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The Mechanics of Wonder: The Creation of the Idea of Science Fiction. By Gary Westfahl. Liverpool: Liverpool University Press, 1998. 344 pp.
 

The Mechanics of Wonder: The Creation of the Idea of Science Fiction
This is the book that effectively defined my early career as a science fiction critic. Its basic argument, and much of its information, first appeared as my dissertation, The Mote in Gernsback's Eye: A History of the Idea of Science Fiction (Claremont Graduate University, 1986). Much of that material was then reworked into a series of six journal articles, four of them published in Foundation: The Review of Science Fiction. These articles, further revised and accompanied by six additional chapters, became The Mechanics of Wonder. Due to its length, it took a while to find a publisher, but Liverpool University Press finally agreed to publish the book in 1998.

Unfortunately, it appears that Liverpool University Press is no longer actively selling the book, but the last time I checked, copies were available from Amazon and eBay. Here is the book's Table of Contents:

Acknowledgements
The True History of Science Fiction Introduction
"An Idea of Tremendous Import":
Hugo Gernsback's Theory of Science Fiction
"The Jules Verne, H. G. Wells, and Edgar Allan Poe Type of Story":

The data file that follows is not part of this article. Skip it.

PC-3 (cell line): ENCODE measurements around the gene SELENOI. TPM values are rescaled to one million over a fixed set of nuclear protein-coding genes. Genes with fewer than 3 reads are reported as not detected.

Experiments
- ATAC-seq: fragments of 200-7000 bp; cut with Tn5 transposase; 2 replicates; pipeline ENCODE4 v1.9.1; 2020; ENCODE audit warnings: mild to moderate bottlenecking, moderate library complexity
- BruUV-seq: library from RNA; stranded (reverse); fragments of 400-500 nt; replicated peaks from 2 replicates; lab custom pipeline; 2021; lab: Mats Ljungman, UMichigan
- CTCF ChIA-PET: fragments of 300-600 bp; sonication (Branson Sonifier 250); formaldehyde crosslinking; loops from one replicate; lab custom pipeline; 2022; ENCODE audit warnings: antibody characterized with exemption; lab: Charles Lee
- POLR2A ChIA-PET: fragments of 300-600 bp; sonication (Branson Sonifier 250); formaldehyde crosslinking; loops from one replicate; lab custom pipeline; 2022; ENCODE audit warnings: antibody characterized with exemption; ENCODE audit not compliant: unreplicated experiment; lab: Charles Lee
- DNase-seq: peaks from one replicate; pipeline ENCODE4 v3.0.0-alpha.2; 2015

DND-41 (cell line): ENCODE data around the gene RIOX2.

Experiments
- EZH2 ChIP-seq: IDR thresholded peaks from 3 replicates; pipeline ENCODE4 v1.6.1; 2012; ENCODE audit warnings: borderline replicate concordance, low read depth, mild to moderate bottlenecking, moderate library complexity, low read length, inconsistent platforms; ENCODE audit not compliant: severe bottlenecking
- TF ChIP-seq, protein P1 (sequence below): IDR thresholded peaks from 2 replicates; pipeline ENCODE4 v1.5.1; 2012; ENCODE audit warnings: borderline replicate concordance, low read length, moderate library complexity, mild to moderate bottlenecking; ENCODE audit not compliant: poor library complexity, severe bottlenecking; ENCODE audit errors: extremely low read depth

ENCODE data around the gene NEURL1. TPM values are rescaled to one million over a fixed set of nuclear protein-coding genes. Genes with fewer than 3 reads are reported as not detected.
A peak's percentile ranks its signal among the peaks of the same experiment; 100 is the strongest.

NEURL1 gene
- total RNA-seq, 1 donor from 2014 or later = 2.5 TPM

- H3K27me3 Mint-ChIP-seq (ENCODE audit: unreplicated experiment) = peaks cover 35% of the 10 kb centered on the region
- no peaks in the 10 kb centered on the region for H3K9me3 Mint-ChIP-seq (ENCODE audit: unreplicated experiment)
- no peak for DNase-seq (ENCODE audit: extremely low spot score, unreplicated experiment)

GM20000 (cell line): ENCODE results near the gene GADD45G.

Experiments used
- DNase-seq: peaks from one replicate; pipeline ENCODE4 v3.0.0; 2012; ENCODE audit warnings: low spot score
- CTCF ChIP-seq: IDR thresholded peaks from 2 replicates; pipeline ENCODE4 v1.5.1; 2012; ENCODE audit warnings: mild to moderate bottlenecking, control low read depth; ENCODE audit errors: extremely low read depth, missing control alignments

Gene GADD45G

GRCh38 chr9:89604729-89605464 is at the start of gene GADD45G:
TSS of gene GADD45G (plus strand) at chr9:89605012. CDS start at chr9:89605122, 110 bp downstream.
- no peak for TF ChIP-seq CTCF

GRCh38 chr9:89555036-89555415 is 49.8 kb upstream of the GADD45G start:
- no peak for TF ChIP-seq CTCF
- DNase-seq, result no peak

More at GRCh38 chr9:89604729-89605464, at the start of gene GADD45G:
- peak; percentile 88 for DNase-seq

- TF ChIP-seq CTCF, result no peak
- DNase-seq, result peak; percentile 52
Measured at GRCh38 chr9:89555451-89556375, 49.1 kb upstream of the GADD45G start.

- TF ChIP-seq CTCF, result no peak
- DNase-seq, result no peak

Hugo Gernsback's History of Science Fiction
"This Unique Document": Hugo Gernsback's Ralph 124C 41+
"A Lot of Rays and Bloodshed":
Hugo Gernsback's Career as a Science Fiction Editor
"Carefully Projected Scientific Thought":
Critical Voices between Hugo Gernsback and John W. Campbell, Jr.
"A Convenient Analog System":
John W. Campbell, Jr.'s Theory of Science Fiction
"A Characteristic Symptom of This Stage of Evolution":
John W. Campbell, Jr.'s History of Science Fiction
"A Full-View Picture of the World That Would Result":
Robert A. Heinlein's Beyond This Horizon
"Can Openers, Clichés and Case Studies":
John W. Campbell, Jr.'s Career as a Science Fiction Editor
"Slow Sculpture": Conclusion
 
Bibliography
Index

An early version of one chapter is available online at the Science Fiction Studies website: "'The Jules Verne, H. G. Wells, and Edgar Allan Poe Type of Story': Hugo Gernsback's History of Science Fiction." Science-Fiction Studies, 19 (November 1992), 340–353.

Finally, after I completed this manuscript, I continued to research the career of Hugo Gernsback, resulting in some additional articles which, accompanied by other new material, were eventually published as Hugo Gernsback and the Century of Science Fiction (2007), effectively a continuation of The Mechanics of Wonder.

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